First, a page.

Newcastle may have pulled off a transfer masterstroke with 'one of the last pieces of jigsaw'

You could say Les Reed knows what he's talking about. The 71-year-old runs the UEFA elite scout programme and has served not only as the FA's technical director but, also, as the head of football development and vice-chairman at Southampton.

So when such an experienced figure in the game describes Paul Mitchell as an 'excellent appointment', you sit up and listen, particularly when the Londoner has previously worked closely with Newcastle United's new sporting director.

"Paul is very passionate about what he does and is very dedicated to it," Reed told ChronicleLive. "He works very hard but he's always looking to improve things, find another angle and find another way of doing something.

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"He's always right at the cutting edge, which was a big part of our strategy at Southampton and the way we did things. It enabled us to recruit some significantly valuable players and achieve some great success with those players.

"Our team at Southampton, of which Paul was a significant part, was probably way ahead of the game at the time and he knows that part of the industry inside, out. From the time he joined us from MK Dons to his time at Monaco, he's widened his network, made more contacts, enhanced his reputation and learned a lot.

"He's also very curious. He's always looking to try and improve things so I think he will do very well for Newcastle."

Those are the qualities Mitchell will bring to Newcastle and it is not an exaggeration to suggest that Southampton started something of a data revolution with their so-called black box. Data met intuitive scouting in this top secret room at the club's training ground and gave the Saints an edge when it came to who to watch in person.

Mitchell, as director of recruitment, was responsible for developing Southampton's European scouting programme - appointing a number of experienced and savvy talent spotters on the ground - and that work paid dividends. Ever wonder how Southampton got to Sadio Mane first? Or Toby Alderweireld for that matter? It was because Southampton were ahead of the game.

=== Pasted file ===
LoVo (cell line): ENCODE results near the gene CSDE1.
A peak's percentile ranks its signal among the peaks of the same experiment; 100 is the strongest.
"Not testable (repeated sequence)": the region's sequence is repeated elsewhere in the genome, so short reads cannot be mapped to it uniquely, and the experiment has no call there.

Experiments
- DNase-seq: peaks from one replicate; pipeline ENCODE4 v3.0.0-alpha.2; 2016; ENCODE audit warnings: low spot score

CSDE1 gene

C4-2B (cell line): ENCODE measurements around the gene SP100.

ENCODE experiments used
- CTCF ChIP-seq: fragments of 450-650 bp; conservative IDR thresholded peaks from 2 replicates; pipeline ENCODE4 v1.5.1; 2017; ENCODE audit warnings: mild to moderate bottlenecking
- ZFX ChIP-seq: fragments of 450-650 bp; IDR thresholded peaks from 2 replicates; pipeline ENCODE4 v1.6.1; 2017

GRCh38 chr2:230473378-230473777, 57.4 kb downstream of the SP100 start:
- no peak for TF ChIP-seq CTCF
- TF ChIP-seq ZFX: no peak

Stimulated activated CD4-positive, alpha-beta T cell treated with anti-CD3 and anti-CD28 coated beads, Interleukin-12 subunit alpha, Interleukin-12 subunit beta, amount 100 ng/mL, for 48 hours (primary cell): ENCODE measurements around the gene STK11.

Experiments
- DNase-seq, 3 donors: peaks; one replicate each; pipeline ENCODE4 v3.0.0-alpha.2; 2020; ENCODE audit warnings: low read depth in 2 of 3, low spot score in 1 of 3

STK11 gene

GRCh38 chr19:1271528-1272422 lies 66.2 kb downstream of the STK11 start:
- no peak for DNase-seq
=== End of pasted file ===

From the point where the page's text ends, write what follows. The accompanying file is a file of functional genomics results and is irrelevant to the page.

Such strong recruitment did not go unnoticed. Just as Southampton's players attracted interest, so, too, did their staff and Spurs brought Mitchell in as the club's new head of recruitment and analysis in 2014. Now, more than a decade on, Mitchell is returning to the Premier League to help shape not only the Newcastle of today but the Newcastle of tomorrow.

"Succession planning is one of Paul's strengths," Reed explained. "He will be very big on knowing not just where good players are, but how they fit into Newcastle's strategy and culture at the club. When one player moves on, he will be ready with a list of replacements. That's what he does and he's very good at it.

"I think it's a perfect fit. He's just what Newcastle need because in terms of the recent takeover and the new ownership, they have approached everything in a very calculated way. They have not rushed into things.

"We have seen other clubs with high-profile takeovers seemingly throwing money at everything and buying players left, right and centre. Newcastle have not done that. They have built their infrastructure very carefully and Paul is probably one of the last pieces of the jigsaw now to go in there."

As well as having previous experience in the top-flight, Mitchell is one of the few Englishmen in his field to have worked abroad in this field in recent years as a sporting director at AS Monaco, a technical director at Red Bull International Soccer and a head of recruitment development at RB Leipzig. Those contacts could yet prove invaluable for Newcastle in the years to come.

"He will give the club a much wider knowledge of global football," Reed added. "It's not only where he's worked, but also the markets that those clubs have operated in.

"The Red Bull group operated all over the world, so he will bring fresh knowledge and experience from that as well as the direct contact with those clubs and the leagues that they play in. The net will be spread a lot wider and that applies to the network that Paul has built over time."